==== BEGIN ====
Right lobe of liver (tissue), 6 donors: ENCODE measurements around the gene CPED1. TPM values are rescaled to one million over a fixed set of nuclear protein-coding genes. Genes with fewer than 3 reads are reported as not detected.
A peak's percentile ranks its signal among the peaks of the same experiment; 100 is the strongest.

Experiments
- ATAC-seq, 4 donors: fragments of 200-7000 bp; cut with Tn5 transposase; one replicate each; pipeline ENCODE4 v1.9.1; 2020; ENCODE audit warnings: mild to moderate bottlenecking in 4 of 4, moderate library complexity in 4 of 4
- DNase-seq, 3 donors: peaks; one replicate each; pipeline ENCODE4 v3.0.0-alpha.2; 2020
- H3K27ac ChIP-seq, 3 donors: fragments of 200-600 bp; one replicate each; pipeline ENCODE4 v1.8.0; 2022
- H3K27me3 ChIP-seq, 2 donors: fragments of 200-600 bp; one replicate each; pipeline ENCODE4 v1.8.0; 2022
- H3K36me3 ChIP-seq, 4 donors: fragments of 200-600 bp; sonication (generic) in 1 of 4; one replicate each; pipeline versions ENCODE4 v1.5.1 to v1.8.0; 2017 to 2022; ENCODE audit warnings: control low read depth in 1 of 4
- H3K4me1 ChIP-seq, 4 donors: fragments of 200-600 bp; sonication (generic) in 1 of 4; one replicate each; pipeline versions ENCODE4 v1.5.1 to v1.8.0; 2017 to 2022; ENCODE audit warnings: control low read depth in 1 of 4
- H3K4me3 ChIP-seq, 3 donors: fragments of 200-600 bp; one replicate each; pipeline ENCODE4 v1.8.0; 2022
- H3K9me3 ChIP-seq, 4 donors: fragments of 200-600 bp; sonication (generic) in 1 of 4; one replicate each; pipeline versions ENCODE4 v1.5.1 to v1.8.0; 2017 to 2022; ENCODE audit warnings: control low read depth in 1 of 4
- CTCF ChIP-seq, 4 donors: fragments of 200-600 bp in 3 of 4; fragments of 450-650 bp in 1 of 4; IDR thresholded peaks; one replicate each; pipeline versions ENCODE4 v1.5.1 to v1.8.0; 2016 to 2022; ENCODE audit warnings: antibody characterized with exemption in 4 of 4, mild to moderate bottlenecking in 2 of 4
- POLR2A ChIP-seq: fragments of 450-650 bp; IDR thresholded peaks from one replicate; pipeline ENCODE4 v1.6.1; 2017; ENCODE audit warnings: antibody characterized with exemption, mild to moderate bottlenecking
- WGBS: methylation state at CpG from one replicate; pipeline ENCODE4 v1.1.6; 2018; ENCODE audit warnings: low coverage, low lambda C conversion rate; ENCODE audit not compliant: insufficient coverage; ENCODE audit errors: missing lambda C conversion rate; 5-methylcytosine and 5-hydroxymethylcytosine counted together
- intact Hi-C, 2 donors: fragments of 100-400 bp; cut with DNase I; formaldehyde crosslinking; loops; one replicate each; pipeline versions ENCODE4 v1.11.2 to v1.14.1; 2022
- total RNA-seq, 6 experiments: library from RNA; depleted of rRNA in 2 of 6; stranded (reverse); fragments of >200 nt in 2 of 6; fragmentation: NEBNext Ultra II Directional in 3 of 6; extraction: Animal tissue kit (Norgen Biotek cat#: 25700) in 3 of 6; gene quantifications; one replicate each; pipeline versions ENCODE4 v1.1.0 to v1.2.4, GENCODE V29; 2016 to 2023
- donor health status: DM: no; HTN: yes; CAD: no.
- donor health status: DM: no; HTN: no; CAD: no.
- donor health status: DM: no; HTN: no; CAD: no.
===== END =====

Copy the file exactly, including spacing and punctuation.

Right lobe of liver (tissue), 6 donors: ENCODE measurements around the gene CPED1. TPM values are rescaled to one million over a fixed set of nuclear protein-coding genes. Genes with fewer than 3 reads are reported as not detected.
A peak's percentile ranks its signal among the peaks of the same experiment; 100 is the strongest.

Experiments
- ATAC-seq, 4 donors: fragments of 200-7000 bp; cut with Tn5 transposase; one replicate each; pipeline ENCODE4 v1.9.1; 2020; ENCODE audit warnings: mild to moderate bottlenecking in 4 of 4, moderate library complexity in 4 of 4
- DNase-seq, 3 donors: peaks; one replicate each; pipeline ENCODE4 v3.0.0-alpha.2; 2020
- H3K27ac ChIP-seq, 3 donors: fragments of 200-600 bp; one replicate each; pipeline ENCODE4 v1.8.0; 2022
- H3K27me3 ChIP-seq, 2 donors: fragments of 200-600 bp; one replicate each; pipeline ENCODE4 v1.8.0; 2022
- H3K36me3 ChIP-seq, 4 donors: fragments of 200-600 bp; sonication (generic) in 1 of 4; one replicate each; pipeline versions ENCODE4 v1.5.1 to v1.8.0; 2017 to 2022; ENCODE audit warnings: control low read depth in 1 of 4
- H3K4me1 ChIP-seq, 4 donors: fragments of 200-600 bp; sonication (generic) in 1 of 4; one replicate each; pipeline versions ENCODE4 v1.5.1 to v1.8.0; 2017 to 2022; ENCODE audit warnings: control low read depth in 1 of 4
- H3K4me3 ChIP-seq, 3 donors: fragments of 200-600 bp; one replicate each; pipeline ENCODE4 v1.8.0; 2022
- H3K9me3 ChIP-seq, 4 donors: fragments of 200-600 bp; sonication (generic) in 1 of 4; one replicate each; pipeline versions ENCODE4 v1.5.1 to v1.8.0; 2017 to 2022; ENCODE audit warnings: control low read depth in 1 of 4
- CTCF ChIP-seq, 4 donors: fragments of 200-600 bp in 3 of 4; fragments of 450-650 bp in 1 of 4; IDR thresholded peaks; one replicate each; pipeline versions ENCODE4 v1.5.1 to v1.8.0; 2016 to 2022; ENCODE audit warnings: antibody characterized with exemption in 4 of 4, mild to moderate bottlenecking in 2 of 4
- POLR2A ChIP-seq: fragments of 450-650 bp; IDR thresholded peaks from one replicate; pipeline ENCODE4 v1.6.1; 2017; ENCODE audit warnings: antibody characterized with exemption, mild to moderate bottlenecking
- WGBS: methylation state at CpG from one replicate; pipeline ENCODE4 v1.1.6; 2018; ENCODE audit warnings: low coverage, low lambda C conversion rate; ENCODE audit not compliant: insufficient coverage; ENCODE audit errors: missing lambda C conversion rate; 5-methylcytosine and 5-hydroxymethylcytosine counted together
- intact Hi-C, 2 donors: fragments of 100-400 bp; cut with DNase I; formaldehyde crosslinking; loops; one replicate each; pipeline versions ENCODE4 v1.11.2 to v1.14.1; 2022
- total RNA-seq, 6 experiments: library from RNA; depleted of rRNA in 2 of 6; stranded (reverse); fragments of >200 nt in 2 of 6; fragmentation: NEBNext Ultra II Directional in 3 of 6; extraction: Animal tissue kit (Norgen Biotek cat#: 25700) in 3 of 6; gene quantifications; one replicate each; pipeline versions ENCODE4 v1.1.0 to v1.2.4, GENCODE V29; 2016 to 2023
- donor health status: DM: no; HTN: yes; CAD: no.
- donor health status: DM: no; HTN: no; CAD: no.
- donor health status: DM: no; HTN: no; CAD: no.